Oliver Prill, CEO of Tide, said: “Our research reveals that UK SMEs are lacking confidence in the UK economy and their ability to grow their businesses in the short term. More than half (52%) are concerned their business income will decrease over the next quarter and 57% are unlikely to be able to invest in growing their business in the coming months. Respondents highlighted Coronavirus as a key concern, with the impact on imports (particularly from Asia), limits on travel, the resulting impact on global political stability, and the market volatility being regularly cited issues.... However, with UK SMEs being ever-more exposed to the global economy, our concern is the long-term impact the Coronavirus could have. The reliance many businesses have on international suppliers and trade is significant and is likely to have a devastating effect.”

Addressing rising concerns over coronavirus, small firms will now be able to borrow loans of up to £1.2m through the “Coronavirus Business Interruption Loan Scheme”. The scheme will provide the British Business Bank with an additional £1bn in guaranteed lending to small businesses, granting them more access to loans and overdrafts during the coronavirus outbreak.

Speaking about the new funding, Mr Sunak said: “The government will offer a generous guarantee on those loans, covering up to 80 per cent of losses, with no fees, so that banks can lend with confidence,” said Sunak, “This will unlock up to £1bn of attractive working capital loans to support small businesses, with more as needed.”

The British Business Bank announced it is now working closely with its partners for the scheme to be available in the oncoming weeks.

“The Coronavirus Business Interruption Loan Scheme, delivered via the British Business Bank to support the continued provision of finance to UK businesses during the Covid-19 outbreak, will temporarily replace the Bank’s well-established Enterprise Finance Guarantee (EFG) scheme with an additional £1bn being made available on top of existing support offered through the programme,” Keith Morgan, Chief Executive, British Business Bank, said. “It will operate in much the same way as EFG but on more attractive terms for both businesses and lenders. We will be working closely with our current EFG delivery partners and government to implement the package of enhancements so that the new scheme is available in the coming weeks.”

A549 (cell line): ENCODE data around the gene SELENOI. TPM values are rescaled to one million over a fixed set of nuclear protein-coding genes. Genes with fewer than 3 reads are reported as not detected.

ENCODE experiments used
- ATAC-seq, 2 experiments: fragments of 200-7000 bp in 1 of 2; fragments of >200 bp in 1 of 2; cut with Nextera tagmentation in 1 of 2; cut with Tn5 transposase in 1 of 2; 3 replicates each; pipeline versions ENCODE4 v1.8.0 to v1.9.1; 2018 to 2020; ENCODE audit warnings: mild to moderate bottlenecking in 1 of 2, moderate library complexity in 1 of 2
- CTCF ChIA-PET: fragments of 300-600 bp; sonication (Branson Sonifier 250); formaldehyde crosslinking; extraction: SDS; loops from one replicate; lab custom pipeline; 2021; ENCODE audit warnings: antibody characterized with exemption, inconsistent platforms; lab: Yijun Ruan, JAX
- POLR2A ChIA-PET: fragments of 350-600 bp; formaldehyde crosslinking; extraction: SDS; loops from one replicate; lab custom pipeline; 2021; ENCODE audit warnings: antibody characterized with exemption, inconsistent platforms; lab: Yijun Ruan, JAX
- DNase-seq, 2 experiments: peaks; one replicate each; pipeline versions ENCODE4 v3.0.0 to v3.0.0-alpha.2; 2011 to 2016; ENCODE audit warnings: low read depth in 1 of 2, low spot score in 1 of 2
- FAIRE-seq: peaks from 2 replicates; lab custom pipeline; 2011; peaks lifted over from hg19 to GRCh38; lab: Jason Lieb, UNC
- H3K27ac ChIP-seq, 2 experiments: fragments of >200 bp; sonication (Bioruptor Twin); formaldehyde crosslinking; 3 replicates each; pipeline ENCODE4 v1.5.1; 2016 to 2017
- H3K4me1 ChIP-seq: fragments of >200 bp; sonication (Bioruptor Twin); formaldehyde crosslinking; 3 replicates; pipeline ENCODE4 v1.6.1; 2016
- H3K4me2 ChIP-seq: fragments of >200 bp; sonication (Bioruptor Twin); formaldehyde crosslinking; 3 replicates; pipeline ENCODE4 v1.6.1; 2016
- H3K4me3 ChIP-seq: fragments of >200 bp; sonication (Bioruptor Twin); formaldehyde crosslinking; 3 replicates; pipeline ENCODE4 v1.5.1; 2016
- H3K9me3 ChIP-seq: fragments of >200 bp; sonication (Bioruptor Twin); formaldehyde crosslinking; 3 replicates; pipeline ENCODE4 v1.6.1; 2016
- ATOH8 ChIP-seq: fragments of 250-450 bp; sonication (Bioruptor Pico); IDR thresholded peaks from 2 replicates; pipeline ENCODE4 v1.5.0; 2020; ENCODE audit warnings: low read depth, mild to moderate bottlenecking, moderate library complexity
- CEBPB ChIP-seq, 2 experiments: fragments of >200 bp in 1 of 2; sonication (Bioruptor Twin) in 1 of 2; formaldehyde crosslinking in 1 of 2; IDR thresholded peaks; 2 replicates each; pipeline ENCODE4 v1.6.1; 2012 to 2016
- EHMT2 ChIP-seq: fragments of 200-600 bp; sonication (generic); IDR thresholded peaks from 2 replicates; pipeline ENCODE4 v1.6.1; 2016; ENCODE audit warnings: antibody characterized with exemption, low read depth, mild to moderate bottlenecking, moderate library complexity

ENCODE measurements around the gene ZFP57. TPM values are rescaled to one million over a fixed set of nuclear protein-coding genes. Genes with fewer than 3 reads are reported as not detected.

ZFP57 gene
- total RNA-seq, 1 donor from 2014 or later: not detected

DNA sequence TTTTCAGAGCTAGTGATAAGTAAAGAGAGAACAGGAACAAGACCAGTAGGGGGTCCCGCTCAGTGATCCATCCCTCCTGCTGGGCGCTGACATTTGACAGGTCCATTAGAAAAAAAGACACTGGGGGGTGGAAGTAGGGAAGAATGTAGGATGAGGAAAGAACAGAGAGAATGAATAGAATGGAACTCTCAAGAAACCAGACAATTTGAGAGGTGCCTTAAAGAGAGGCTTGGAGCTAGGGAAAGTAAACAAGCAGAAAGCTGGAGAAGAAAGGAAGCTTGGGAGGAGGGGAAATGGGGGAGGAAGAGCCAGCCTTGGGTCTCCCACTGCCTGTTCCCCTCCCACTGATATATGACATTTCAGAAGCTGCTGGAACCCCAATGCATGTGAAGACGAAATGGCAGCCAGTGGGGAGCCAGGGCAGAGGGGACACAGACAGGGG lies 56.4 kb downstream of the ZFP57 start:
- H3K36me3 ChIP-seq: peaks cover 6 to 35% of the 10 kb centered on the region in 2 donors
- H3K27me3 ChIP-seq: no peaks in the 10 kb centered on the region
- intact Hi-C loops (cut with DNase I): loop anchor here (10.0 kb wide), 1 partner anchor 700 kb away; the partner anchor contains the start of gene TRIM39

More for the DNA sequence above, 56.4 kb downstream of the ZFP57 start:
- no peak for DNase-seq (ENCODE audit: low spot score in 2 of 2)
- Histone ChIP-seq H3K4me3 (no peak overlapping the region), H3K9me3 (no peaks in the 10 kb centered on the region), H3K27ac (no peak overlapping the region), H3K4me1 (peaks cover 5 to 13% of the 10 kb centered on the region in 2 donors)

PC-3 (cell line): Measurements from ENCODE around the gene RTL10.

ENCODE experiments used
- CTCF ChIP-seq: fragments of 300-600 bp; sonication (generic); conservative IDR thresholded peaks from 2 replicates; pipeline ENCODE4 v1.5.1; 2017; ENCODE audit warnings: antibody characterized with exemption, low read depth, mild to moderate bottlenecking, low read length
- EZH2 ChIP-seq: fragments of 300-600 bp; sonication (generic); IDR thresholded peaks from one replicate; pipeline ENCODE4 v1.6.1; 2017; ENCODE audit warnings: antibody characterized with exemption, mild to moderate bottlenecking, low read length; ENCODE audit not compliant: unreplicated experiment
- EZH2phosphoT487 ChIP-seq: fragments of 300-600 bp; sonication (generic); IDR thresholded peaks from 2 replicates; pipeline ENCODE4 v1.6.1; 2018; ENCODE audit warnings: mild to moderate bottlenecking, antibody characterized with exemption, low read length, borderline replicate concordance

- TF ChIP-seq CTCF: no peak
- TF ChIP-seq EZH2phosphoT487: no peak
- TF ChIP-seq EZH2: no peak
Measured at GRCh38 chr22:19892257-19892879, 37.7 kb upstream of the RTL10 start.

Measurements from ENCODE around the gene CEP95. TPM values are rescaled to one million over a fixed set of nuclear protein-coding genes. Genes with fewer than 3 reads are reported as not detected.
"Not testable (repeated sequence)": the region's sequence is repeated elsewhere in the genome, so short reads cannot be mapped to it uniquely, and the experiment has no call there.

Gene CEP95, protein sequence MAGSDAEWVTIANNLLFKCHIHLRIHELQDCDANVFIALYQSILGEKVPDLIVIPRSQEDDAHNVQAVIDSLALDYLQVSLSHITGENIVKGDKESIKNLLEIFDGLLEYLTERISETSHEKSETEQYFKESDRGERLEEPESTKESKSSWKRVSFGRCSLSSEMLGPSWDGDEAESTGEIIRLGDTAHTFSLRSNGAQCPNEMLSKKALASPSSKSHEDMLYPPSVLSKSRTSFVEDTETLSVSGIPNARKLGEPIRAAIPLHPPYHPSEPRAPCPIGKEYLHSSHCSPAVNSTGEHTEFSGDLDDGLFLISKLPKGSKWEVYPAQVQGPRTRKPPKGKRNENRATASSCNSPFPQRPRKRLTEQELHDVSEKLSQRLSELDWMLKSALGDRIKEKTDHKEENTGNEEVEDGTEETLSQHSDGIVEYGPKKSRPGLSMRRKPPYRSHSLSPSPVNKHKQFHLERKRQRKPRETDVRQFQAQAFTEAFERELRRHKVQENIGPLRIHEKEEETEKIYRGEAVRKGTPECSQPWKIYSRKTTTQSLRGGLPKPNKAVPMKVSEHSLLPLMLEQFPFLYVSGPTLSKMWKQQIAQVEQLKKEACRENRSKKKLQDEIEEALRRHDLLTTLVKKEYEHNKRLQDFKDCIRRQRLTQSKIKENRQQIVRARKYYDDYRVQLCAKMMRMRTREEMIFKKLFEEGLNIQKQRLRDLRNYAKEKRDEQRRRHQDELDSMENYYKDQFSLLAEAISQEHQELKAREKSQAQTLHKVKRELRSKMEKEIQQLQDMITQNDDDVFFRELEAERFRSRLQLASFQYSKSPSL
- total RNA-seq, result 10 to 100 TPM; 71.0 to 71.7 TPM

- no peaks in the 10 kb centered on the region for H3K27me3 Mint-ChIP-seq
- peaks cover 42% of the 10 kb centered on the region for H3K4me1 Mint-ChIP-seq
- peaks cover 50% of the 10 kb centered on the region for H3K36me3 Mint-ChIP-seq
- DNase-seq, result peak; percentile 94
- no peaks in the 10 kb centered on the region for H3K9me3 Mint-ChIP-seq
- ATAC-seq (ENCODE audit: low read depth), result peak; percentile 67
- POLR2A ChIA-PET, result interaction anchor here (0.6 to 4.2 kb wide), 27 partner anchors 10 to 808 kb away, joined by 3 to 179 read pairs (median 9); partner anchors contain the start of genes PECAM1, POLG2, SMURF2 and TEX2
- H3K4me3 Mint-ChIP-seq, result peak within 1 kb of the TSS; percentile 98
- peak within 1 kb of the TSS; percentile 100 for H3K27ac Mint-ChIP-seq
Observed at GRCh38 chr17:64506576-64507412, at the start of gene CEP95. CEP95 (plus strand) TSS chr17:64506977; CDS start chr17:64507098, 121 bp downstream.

The lifetime limit for claiming Entrepreneurs' Relief has been cut by 90 per cent, reducing from £10m to £1m, which has been praised by Mike Cherry, the chairman of the Federation of Small Businesses as a “sensible compromise”.

Cutting the lifetime limit will enable start-ups to continue to attract talent, but reduce the incentive for some foreign-born founders to base their companies in Britain, according to Philip Salter, founder of The Entrepreneurs Network.

The government will also be adding £130 million of new funding to extend start-up loans for businesses, along with £5 billion of new export loans. The chancellor also announced plans to provide £200 million to the British Business Bank to make equity investments in health and life sciences.

With higher access to bigger loans, Simon Cureton, CEO of Funding Options, has warned small businesses to act responsibly and be careful not to borrow beyond their means.